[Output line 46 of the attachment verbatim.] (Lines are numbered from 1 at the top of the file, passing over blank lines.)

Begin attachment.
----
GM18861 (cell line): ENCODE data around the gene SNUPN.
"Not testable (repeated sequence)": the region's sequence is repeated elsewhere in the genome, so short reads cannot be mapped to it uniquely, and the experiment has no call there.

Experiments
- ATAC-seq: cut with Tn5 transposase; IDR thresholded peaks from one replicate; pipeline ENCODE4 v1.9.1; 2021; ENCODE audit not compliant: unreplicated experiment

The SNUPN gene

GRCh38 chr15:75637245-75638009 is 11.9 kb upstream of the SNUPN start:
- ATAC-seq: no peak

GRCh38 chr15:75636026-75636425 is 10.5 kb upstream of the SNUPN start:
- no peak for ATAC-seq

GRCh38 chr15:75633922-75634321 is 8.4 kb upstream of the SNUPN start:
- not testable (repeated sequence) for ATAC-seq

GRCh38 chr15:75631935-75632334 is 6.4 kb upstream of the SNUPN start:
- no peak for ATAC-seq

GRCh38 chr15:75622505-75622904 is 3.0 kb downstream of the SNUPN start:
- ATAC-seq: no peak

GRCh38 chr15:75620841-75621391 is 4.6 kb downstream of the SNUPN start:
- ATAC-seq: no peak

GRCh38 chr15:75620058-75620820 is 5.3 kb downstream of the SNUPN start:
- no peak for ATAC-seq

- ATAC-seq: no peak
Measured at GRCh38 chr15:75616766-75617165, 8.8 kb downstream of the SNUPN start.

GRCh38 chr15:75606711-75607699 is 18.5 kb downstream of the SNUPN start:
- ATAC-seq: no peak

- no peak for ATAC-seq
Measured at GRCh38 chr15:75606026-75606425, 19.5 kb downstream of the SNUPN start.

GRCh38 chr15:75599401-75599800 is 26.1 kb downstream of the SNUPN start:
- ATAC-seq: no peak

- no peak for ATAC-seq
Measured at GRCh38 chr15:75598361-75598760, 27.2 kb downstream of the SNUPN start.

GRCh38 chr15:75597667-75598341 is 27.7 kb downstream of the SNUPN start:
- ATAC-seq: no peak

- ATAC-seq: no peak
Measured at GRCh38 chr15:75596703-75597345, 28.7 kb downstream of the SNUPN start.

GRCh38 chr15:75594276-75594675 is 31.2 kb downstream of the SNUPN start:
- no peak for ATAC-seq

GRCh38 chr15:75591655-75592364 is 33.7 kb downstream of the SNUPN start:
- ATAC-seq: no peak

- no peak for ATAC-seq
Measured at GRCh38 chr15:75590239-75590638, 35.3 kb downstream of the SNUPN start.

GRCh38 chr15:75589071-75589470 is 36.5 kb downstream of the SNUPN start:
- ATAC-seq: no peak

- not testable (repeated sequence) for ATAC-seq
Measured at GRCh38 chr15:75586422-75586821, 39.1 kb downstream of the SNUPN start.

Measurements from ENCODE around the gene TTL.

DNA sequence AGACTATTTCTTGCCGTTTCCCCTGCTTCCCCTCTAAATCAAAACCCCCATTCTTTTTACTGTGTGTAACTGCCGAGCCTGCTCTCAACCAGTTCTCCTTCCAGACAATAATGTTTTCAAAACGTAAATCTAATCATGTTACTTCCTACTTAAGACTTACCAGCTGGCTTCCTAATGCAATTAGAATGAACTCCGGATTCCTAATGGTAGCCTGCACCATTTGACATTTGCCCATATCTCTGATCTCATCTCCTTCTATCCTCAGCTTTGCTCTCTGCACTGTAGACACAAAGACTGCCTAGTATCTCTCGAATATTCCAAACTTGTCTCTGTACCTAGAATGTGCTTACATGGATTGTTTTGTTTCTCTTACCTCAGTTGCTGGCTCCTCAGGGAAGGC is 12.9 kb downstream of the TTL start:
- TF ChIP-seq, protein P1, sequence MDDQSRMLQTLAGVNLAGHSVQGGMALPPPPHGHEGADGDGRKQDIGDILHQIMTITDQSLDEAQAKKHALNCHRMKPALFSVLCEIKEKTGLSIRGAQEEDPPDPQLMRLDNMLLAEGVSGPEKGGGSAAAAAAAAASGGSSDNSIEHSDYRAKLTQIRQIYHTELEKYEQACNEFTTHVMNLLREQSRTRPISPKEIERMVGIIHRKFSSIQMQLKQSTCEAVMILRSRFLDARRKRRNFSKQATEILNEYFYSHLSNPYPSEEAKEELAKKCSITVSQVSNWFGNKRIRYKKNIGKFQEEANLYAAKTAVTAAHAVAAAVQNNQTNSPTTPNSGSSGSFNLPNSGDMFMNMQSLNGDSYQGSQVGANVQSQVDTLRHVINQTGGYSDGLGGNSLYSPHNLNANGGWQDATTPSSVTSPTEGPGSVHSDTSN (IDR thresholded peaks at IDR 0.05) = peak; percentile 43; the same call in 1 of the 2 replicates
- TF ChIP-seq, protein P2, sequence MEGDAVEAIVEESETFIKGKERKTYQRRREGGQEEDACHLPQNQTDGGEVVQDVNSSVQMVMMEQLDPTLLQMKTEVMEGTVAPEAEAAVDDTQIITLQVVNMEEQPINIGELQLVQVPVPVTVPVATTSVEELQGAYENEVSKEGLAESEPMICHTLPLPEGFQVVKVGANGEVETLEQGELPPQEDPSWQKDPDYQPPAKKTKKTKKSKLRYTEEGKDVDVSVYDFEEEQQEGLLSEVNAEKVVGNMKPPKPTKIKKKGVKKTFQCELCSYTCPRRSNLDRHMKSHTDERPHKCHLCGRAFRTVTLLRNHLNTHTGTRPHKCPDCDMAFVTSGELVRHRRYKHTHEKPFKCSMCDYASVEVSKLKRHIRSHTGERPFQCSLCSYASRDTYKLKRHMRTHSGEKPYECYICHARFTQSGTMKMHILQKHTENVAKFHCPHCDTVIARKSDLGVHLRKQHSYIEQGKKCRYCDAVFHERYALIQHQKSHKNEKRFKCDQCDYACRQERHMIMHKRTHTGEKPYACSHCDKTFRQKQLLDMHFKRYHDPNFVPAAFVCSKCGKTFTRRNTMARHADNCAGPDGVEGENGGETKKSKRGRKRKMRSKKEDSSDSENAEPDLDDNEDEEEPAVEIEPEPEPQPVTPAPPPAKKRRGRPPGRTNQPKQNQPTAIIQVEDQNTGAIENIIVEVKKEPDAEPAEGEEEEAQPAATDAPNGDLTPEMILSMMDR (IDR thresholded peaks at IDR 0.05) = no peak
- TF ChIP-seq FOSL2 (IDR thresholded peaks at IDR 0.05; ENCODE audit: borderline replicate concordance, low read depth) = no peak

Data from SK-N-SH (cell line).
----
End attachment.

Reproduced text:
- TF ChIP-seq, protein P1, sequence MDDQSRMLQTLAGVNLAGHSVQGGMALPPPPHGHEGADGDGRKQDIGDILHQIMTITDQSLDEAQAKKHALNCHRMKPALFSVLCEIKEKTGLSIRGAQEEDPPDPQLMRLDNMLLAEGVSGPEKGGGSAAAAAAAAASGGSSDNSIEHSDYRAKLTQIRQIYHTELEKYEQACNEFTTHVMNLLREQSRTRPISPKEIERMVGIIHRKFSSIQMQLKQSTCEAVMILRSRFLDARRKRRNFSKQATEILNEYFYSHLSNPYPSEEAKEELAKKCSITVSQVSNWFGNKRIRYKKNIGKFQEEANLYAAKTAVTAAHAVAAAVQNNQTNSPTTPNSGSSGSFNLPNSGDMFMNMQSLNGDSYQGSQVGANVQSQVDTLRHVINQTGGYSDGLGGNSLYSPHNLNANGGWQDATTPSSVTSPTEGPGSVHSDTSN (IDR thresholded peaks at IDR 0.05) = peak; percentile 43; the same call in 1 of the 2 replicates